This short interview with Partha Chatterjee reveals some facets of one of contemporary Bengal’s most reputed scholar-intellectuals, whose two new books, THE LINEAGES OF POLITICAL SOCIETY (see blog lower down) and THE BLACK HOLE OF EMPIRE, will be published by Permanent Black, Columbia University Press, and Princeton University Press. (more…)

विश्वास जगाऊ

गएको महिना चारदिने नेपाल भ्रमणमा आएकी सन् २००९ मा अर्थशास्त्रमा नोवल पुरस्कार विजेता एलिनोर अस्ट्रमसँग नेपालको ऐतिहासिक रूपले सफल सामुदायिक स्रोत व्यवस्थापन प्रणालीबारे कनकमणि दीक्षितले गरेको कुराकानी।

जल, जङ्गललगायतका साझा स्रोतको व्यवस्थापन आदिकालदेखि हुदै आएको भए पनि नेपालमा सफलताहरूको यथोचित कदर हुनसकेको छैन। स्थानीय स्वशासन मृतप्रायः छ। सामुदायिक वनसमेत आलोचित बन्दैछ। लाग्छ, हाम्रा नीति-निर्माता र विचार निर्माताहरूमध्ये केही विगतका आफ्नै सफलतालाई देख्यानदेख्यै गरिरहेका छन्।
त्यस्तो लाग्नु अस्वाभाविक हैन। त्यसैले त विश्वभरका विद्वानहरूलाई दैनन्दिन खेती गर्ने किसान, माछा मार्ने माझ्ी र वन व्यवस्थापन गर्ने उपभोक्ताहरूले स्रोतको अति दोहन गर्छन् भन्ने कल्पना गर्न गाह्रो भएन र सन् १९६८ मा ग्यारेट हार्डिनले आफ्नो लेखमा गरेको जनसाधारणको विपत्ति (दि ट्र्याजेडी अफ कमन्स्) को चर्चाले त्यत्रो महत्व पायो। तर, नेपालमा समुदायहरूले गजबको काम गरेको इतिहास छ। मानिसहरू प्रायः बजार वा राज्यले दिने समाधानका कुरा गर्छन्, जुन स्रोतहरूको निजीकरण वा तिनमा राज्यको पूरै नियन्त्रण हो। तर, नेपालमा स्रोत व्यवस्थापनको स्थानीय परिपाटीलाई बिर्सनु हुँदैन। यसरी हेर्दा विज्ञानसँगै रैथाने ज्ञानको उपयोग गर्नैपर्छ। (more…)

सम्भावनाको मार्गमा एउटा दौड

– डिल्लीराज अर्याल

ताश खेल्ने वा खेलेको हेर्नेका छोराछोरी रुखका पात टिपेर पनि खेल्न शुरु गर्छन्। रक्सी खाएर हिड्ने वा उसका छिमेकीका छोराछोरी गिलासमा पानी राखेर पनि रक्सी खाएको अभिनय गर्छन्। यस्तो अभिनयले कैयौं कैयौंलाई कलाकार बनाइदिने गरेको छ। कतिपयले भने मुख्य पात्रको चरित्रबाट वाक्क भएर, तिनका परिवारले भोगेका पीडा, पिएका आँसुबाट दुःखित भएर रक्सी ताशप्रति वितृष्णा जागेका भाव ब्यक्त गरेका पनि पाइन्छन्।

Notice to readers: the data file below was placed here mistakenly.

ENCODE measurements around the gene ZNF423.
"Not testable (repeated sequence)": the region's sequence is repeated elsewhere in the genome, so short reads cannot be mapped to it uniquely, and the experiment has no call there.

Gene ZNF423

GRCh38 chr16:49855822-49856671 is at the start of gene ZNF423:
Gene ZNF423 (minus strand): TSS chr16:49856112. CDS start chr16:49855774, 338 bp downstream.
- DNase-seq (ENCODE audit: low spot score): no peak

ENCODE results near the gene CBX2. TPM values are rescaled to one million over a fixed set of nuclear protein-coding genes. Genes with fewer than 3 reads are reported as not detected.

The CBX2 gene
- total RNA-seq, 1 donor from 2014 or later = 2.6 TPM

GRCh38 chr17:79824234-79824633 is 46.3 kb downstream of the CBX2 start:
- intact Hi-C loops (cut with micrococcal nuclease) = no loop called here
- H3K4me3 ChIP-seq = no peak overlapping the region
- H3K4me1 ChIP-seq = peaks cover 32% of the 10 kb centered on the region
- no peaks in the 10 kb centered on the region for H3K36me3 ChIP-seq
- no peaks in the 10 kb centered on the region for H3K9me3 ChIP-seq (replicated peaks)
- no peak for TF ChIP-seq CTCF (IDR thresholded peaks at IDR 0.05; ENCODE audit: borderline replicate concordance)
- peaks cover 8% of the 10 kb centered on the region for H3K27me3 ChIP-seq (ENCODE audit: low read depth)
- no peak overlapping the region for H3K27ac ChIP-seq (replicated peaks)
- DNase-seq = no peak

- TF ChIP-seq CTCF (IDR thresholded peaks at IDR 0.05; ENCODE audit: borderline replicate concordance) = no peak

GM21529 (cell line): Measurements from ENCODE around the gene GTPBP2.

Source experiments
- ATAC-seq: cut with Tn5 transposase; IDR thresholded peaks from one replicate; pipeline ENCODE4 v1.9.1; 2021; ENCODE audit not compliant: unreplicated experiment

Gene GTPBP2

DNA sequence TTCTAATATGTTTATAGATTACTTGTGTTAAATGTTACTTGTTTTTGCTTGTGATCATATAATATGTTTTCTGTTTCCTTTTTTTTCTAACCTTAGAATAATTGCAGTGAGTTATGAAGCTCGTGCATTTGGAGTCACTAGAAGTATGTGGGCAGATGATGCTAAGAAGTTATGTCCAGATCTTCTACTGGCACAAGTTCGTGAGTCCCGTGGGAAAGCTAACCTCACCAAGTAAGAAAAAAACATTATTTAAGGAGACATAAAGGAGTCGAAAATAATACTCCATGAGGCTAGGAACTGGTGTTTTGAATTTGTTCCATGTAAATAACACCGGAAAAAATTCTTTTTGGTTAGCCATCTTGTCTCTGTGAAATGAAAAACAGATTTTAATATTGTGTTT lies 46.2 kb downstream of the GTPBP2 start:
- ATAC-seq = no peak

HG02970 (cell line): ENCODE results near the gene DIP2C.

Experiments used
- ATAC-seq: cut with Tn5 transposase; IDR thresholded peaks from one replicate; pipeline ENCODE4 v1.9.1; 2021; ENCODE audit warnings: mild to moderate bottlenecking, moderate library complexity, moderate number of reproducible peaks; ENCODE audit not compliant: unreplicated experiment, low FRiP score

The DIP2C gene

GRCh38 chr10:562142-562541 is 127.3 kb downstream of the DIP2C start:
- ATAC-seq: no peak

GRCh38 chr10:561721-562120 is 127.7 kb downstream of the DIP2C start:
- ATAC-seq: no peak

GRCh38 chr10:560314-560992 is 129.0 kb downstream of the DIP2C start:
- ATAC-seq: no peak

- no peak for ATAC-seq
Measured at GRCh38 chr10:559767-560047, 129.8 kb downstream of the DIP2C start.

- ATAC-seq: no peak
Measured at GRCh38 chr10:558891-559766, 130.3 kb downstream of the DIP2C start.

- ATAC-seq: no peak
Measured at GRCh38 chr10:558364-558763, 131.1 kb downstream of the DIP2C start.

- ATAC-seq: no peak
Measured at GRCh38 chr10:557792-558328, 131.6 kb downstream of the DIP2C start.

जीवनको भोगाइ दुःख-सुख र राम्रा-नराम्रा दुवै खाले हुन्छन्। त्यस्ता भोगाइमा आफ्ना कमी कमजोरीलाई सम्झने र देखाउने कुरा छन् भने नरमाइलो मान्नुपर्ने केही छैन तर कतिपयले त्यसो गर्दैनन्। उनीहरूको अभिप्राय जे भए पनि त्यस्ता कुराको विवेचना गर्नु मेरो अभिप्राय पनि हुने हुनाले आफ्नो कमजोरीलाई पनि देखाउनु राम्रै लाग्छ। त्यसैले मैले त्यस्तो कमजोरी पनि लेख्ने र देखाउने गरेको छु। (more…)

Difficult Road to Democracy : Interview with B.P. Koirala

– India Today, March 16-31, 1979

Nepal’s feeble cry for democratization was virtually silenced recently in the wake of execution of two Nepali Congress activists, Captain Yagya Bahadur Thapa and Bhim Narain Shrestha. It is significant that the executions were carried out at a time when King Birendra was ostensibly moving towards a rapprochement with the ailing leader of the banned Nepali Congress party, B. P. Koiala. Equally significant was the fact that Thapa and shrestha had been sentenced to capital punishment four years ago, but were executed just when a clemency petition was pending in the courts.

The executions have added to the undercurrent of discontent that is spreading throughout Nepal. Incidents of violence have risen, specially in the rural areas; thousands of students and peasants are arrested every year-according to a recent estimate y amnesty International about 3,000 political activists are languishing in Nepali jails. The executions have proved to be a major setback to the process of “national reconciliation” which Koirala has been pursuing in the face of strong opposition from some of his own party members.

Koirala, 65, former Prime Minister of Nepal and a co-accused with Thapa was recently in Delhi on his way to Kathmandu from the US, where he had gone for medical treatment. In an exclusive interview with INDIA TODAY, he discussed the recent executions and its effects on his efforts to usher in democracy in Nepal.

Q: What effect will the execution of two of your party-men, Capt. Yagya Bahadur Thapa and Bheem Narain Shreshta, have on your efforts at ‘national reconciliation’?

BP: The executions came as a great surprise to me. They were more shocking because recently the atmosphere in the kingdom had started to ease and the general feeling was that the process of democratization would begin soon. The sudden executions have befouled the atmosphere for national reconciliation. They have created psychological difficulties for me because the killings would always be at the back of my mind when I talk to the King next. But I must say the reconciliation process will not be abandoned. (more…)